This story is about my son’s disorder. How I came to find out he had this disability, what
has been done to help, and also how I have felt through this whole process.
Early 2004, I was approached by my son’s pre-school teacher as she was concerned
Lachlan was not doing so well in the academic and social side of things. She thought it
was a good idea, that we have him assessed.
At this time, I was like “Oh god, what’s wrong with my son?” It was a huge blow to a
mother’s heart, to hear things were not so good.
The assessment went ahead, although could not be fully done, as Lachlan did not want
to co-operate. I’m not sure if Lachlan found it too hard to comprehend, but they couldn’t
finish the whole test. They thought the best for Lachlan would be to attend an S.E.D.U,
which is a Special Education Department Unit. This would help with his learning and
comprehension of learning and daily happenings that would occur at school and in his
life. He would attend the S.E.D.U for the 1st 2 days of the week, and also still attend
pre-school the last 2 days of the week.
Children also attending the S.E.D.U would be children with Down’s syndrome, Autism
So…. Lachlan attended the SEDU in 2004 and 2005. He repeated a 2nd year at preschool.
Also in this time, we were seeing many different specialist’s through the public health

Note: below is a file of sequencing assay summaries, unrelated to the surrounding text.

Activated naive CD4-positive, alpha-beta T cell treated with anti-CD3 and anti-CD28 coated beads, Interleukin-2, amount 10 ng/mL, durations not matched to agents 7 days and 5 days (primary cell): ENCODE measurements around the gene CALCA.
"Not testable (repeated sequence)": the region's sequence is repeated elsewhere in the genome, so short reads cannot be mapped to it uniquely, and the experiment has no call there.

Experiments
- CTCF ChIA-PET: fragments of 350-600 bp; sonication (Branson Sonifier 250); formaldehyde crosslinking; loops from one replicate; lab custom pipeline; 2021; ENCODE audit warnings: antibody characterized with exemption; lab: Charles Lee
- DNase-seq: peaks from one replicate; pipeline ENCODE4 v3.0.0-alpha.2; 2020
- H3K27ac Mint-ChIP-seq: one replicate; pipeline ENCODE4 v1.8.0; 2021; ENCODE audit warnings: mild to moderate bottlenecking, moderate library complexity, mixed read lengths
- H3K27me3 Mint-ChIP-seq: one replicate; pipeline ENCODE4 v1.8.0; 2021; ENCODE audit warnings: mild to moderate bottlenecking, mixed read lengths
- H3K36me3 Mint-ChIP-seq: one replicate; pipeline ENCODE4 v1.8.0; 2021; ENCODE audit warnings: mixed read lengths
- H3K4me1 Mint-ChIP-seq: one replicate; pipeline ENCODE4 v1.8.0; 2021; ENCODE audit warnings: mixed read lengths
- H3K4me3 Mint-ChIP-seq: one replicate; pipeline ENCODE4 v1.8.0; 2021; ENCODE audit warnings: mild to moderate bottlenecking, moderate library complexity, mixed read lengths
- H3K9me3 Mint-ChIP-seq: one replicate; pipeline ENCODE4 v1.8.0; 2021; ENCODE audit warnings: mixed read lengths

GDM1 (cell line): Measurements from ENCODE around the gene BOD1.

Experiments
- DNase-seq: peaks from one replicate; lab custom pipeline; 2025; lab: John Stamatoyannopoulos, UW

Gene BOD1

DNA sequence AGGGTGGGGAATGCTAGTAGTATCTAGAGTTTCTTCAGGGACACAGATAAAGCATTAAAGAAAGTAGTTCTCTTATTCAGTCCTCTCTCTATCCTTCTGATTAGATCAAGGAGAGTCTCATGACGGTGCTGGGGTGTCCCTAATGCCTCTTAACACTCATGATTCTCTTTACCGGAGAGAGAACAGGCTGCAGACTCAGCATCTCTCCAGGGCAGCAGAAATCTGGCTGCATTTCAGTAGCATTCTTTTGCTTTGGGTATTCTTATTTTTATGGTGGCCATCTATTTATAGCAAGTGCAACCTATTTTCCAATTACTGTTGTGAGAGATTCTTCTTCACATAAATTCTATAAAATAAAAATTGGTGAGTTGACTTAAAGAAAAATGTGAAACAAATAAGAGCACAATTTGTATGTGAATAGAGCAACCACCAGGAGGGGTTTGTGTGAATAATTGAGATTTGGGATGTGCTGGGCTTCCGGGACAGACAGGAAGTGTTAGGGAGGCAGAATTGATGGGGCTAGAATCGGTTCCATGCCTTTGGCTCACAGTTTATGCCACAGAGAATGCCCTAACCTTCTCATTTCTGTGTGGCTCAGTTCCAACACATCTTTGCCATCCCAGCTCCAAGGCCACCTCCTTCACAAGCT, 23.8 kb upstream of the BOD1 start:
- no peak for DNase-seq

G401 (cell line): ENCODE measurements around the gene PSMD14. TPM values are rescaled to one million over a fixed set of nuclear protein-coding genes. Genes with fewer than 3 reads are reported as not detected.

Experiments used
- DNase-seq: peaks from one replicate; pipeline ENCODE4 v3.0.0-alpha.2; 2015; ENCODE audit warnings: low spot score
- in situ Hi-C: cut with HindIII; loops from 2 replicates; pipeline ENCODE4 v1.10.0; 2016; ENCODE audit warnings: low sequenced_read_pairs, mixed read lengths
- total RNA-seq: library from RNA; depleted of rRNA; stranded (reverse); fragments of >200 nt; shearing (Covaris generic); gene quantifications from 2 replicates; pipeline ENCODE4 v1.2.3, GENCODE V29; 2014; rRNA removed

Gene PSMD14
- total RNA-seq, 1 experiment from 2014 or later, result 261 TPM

system. Speech assessments, hearing tests, blood tests etc. I knew Lachlan was NOT a
quick learner, and maybe he was a little behind but I never thought he would have a
disorder or disability.
Near the end of 2005, it was decided that Lachlan would need extra help at school, but
diagnosing him would be hard. He did not have a certain number of characteristics, of
just 1 thing. A decision by the public health system would be to let him go to main
stream schooling and see where it went from there.
Mid-year 2006, Year 1, I would have to get a letter from his teacher, and certain
questionnaires filled out about how Lachlan was doing. Well his learning was no going
so well, and the Guidance Officer was involved. This was such a long process, my
husband and I had been dealing with this since early 2004! And finally we were hoping
to get some answers.
Thanks to a FANTASTIC teacher and a WONDERFUL guidance officer, we finally came to
a diagnosis which was Pervasive Developmental Disorder.
PDD is a term referring to a couple of disorders characterized by: impairments in social
interaction, impairment in verbal and nonverbal communication, and a restrictive,
stereotypic pattern of behaviours. There is a large amount of differences in symptoms
among people with PDD and again a large amount of differences in how severe these
symptoms are. There are a few disorders that fall into this category these are Autism,
Asperger's Syndrome, Rett's Syndrome, etc. Symptoms of PDD can include
communication problems such as:
• Trouble using and understanding language
• Having trouble with relating to people, objects, and events
• Playing unusually with toys and other objects
• Finding changes in routine or familiar surroundings hard
• Repeating body movements and/or behaving the same over and over again